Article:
The San Diego Union-Tribune believes that the proposition “may be the worst drafted legislation since 1996.”
They claimed, as well, that the proposition would allow every one of California’s cities and counties to develop their own laissez-fair style of schemes for the cultivation, processing, distribution, transportation, and sale of marijuana.
They believe that it would create a legal catastrophe for employers. A business would be limited when addressing marijuana usage while at work; unless it could prove that an employee’s job performance was actually impaired, thus restricting the employer’s efforts to create a safe, drug-free workplace.
Tim Rosales, the Campaign Manager for No on Proposition 19, believes just that.
“An employer will not be able to discriminate against anyone who uses marijuana,” he said. “If you came to work with alcohol on your breath you can be sent home. If you came to work high, an employer cannot send you home.”
In his argument Rosales explained that it is not the easiest task to see if someone is under the influence especially for an individual who is not familiar with the drug, and employers are not.
“I am against legalization. I don’t feel right with people being under the influence. I want to become a police officer, and in general allowing people to do it in public, people will make stupid decisions under the influence,” said sophomore Jose Diaz.
Diaz believes legalization will increase crime rates. He still believes though that some people do need the drug for medical purposes but, “To be completely legalized, I’m against it.” added Diaz.
Another issue is how loosely developed the proposition is. On Oct. 18 The Visalia Times-Delta explained that the bigger problems come from other provisions of the proposition.
The Visalia Times-Delta explained that it would allow local governments to authorize, regulate and tax commercial marijuana-related activities, including production, transportation and sale as previously stated by The San Diego Union-Tribune.
“But Prop. 19 doesn’t offer any specific guidelines on how to do that.”
“It’s so full of contradictions and loop holes. There is no tax included in Prop. 19.
It tells cities to figure it out (taxes) themselves,” Rosales said. Rosales says that the proposition will be severely detrimental.
“There going to take weed to the point where no ones going to want to smoke it. The only reason they want to legalize it is to make money,” GCC freshmen Daveon Samuel said.
Samuels explained that legalizing marijuana may lead to other drugs becoming legal. He sarcastically stated, “Let’s tax all the drugs.”
People who are against legalizing marijuana think that it’s usage will lead to other, harder drugs such a cocaine, heroin, or ecstasy.
“I think it would be someone’s first drug to try, especially in high school, and think its nothing, and than lead to PCP, heroin, or cocaine,” Crescenta Valley Deputy Officer Nocira Valdez said.
She added, “Only people, who need it, such as for medical reasons, should use it. People are taking advantage of medical marijuana. People would abuse it highly, even minors.”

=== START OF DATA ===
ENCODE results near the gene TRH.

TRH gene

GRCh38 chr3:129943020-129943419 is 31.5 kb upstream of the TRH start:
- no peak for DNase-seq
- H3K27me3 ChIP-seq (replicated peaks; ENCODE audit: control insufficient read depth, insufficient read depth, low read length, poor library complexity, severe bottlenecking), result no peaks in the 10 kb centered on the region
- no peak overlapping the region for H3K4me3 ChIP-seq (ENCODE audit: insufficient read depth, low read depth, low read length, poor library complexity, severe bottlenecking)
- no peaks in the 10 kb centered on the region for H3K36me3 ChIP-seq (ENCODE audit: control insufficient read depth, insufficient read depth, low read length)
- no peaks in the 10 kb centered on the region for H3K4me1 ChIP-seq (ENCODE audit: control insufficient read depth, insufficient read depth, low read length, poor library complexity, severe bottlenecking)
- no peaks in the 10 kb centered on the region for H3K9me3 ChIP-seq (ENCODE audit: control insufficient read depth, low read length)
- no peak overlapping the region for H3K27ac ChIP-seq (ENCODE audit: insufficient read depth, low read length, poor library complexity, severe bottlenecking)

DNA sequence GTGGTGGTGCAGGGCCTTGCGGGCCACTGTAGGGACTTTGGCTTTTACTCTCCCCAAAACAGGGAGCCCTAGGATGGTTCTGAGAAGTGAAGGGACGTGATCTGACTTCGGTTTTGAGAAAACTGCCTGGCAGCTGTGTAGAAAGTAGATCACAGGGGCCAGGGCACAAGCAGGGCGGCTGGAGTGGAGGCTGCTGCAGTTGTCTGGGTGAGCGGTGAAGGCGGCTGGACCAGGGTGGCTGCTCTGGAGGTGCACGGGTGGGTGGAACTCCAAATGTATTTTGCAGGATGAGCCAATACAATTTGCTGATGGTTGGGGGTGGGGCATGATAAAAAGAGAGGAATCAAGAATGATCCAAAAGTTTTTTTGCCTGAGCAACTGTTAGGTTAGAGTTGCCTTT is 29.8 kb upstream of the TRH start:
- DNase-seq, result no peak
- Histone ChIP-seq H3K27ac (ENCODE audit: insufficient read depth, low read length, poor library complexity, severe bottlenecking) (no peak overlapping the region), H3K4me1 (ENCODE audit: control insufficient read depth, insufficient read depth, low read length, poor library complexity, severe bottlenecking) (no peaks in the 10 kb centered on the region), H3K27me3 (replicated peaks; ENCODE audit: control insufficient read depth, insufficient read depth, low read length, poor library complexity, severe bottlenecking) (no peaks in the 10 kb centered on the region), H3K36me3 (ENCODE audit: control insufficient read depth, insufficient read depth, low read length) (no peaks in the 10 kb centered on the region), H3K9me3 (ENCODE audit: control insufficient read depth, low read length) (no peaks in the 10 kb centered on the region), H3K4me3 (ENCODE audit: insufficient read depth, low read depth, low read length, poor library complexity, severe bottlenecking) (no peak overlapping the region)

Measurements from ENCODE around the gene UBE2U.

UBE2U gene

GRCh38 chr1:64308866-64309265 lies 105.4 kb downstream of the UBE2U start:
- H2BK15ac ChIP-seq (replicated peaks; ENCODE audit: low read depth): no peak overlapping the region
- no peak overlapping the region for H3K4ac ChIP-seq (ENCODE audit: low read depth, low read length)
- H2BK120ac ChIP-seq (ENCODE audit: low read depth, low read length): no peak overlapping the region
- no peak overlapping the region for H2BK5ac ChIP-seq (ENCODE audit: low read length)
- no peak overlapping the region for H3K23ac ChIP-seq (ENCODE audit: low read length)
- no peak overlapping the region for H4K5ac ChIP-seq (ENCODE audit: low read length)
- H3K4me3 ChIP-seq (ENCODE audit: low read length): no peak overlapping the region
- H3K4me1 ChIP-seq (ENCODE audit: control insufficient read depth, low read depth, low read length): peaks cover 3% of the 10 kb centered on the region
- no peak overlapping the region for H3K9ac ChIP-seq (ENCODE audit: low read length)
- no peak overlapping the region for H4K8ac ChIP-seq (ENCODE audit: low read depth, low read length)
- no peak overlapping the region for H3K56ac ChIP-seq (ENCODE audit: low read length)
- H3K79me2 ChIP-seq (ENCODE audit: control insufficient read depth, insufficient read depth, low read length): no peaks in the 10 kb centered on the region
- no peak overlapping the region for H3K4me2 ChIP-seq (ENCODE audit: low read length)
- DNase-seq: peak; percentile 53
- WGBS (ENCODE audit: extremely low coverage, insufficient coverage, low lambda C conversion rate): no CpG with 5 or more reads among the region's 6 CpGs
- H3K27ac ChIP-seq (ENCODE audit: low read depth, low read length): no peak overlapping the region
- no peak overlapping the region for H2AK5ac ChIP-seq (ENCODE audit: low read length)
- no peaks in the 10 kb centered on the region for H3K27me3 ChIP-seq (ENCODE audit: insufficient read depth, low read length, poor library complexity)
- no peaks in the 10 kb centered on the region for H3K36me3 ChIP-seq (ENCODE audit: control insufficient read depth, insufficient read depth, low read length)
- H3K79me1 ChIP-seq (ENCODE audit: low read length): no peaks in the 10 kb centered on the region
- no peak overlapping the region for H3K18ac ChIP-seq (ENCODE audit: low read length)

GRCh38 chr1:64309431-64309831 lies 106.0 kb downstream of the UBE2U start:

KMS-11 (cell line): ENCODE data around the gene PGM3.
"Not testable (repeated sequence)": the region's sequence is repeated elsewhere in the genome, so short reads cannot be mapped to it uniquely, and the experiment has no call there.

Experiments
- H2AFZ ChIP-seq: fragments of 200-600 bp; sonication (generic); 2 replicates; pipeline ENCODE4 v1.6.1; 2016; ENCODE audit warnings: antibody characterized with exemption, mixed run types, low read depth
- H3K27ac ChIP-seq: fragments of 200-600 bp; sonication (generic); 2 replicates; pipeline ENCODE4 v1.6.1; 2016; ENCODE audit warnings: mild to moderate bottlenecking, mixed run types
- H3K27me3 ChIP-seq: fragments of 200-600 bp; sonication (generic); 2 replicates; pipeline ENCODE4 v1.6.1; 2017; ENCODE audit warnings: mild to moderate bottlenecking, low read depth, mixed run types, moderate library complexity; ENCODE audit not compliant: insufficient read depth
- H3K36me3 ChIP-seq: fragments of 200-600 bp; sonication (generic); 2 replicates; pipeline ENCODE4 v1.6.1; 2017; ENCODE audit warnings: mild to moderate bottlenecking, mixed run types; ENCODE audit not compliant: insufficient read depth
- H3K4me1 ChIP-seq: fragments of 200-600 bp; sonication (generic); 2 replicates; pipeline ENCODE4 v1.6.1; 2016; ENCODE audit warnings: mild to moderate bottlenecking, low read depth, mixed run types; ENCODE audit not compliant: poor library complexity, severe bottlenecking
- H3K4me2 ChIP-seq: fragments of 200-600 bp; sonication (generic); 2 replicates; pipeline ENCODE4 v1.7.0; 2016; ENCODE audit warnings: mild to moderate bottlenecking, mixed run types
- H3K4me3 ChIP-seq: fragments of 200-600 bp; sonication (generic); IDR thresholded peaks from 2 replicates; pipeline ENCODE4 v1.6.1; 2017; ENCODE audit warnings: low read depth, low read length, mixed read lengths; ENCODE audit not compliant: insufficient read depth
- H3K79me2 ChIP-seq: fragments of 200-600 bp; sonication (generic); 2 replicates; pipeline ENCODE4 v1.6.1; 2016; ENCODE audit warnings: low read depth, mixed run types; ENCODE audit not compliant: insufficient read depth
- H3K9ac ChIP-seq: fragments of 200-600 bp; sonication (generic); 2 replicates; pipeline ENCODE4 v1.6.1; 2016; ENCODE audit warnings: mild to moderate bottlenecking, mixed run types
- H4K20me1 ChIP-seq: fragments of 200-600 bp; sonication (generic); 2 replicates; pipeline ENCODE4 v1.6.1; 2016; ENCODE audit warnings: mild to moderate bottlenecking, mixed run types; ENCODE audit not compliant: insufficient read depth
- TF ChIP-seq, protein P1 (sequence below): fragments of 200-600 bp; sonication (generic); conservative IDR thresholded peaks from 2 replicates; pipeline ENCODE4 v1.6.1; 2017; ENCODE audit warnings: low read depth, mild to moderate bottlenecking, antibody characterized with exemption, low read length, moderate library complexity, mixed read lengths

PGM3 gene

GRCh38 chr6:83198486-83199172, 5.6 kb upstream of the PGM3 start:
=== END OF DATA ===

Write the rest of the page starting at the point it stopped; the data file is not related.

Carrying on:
Many worry about the structure of the proposition. Will people be allowed to have cannabis farms of any size? When would the drug be taxed, at sale or production, or both?
The Visalia Times-Delta said things are confusing enough with marijuana. Prop. 19 will only add to this confusion without administering regulation, revenue or consistency.
Even the California Cannabis Association is against Prop. 19. It may be for legalization, but it is against the proposition itself because they see how badly crafted it is.
Many against legalization strongly believe that the drug cartels will barely be affected by legalization.
“Legalization of marijuana would have little effect on drug cartels. First, cartels also distribute many other drugs. Second, it would set up a legal platform in which they could operate and distribute marijuana to other states,” Rosales said.
He added that drugs are much less easy to smuggle over state borders and that legalization may even improve business for cartels, because they will be able to legally grow marijuana within the state.
“After the prohibition of alcohol, the mafia didn’t go away, they simply moved on to something else.” said Rosales.
Many GCC students strongly oppose the legalization of marijuana. “When I stopped smoking weed, first I found God, and through forming a relationship with him, I started getting better grades, better friends. The quality of my life simply improved when I stopped smoking. I’m basically against legalization,” GCC freshman Kevin Markonich said.
“It’s going to reduce violence, but in the end people are going to use more of it. I’m against legalization. People will get bored with marijuana. You’re going to expand your options. You don’t plan on it, it just happens,” GCC student Anaeis Ebrahimi explained.
Some find that violence may even increase, such as Glendale sophomore Stanley Vaughn.
“People are going to start stickin’ up weed shops. Their going to make weed a grocery store,” Vaughn said.
Many find the reasoning behind the proposition to be ethically wrong.
“I’m going to vote against it,” said sophomore Ashley Rodriguez. I don’t think its right. Everyone’s looking at it at from a money standpoint, and I see it as ethically wrong.”
There are many pros and cons to Proposition 19. It is now in the hands of the voters to decide what they believe is right or wrong. The elections on Nov. 2 will decide the fate of the proposition.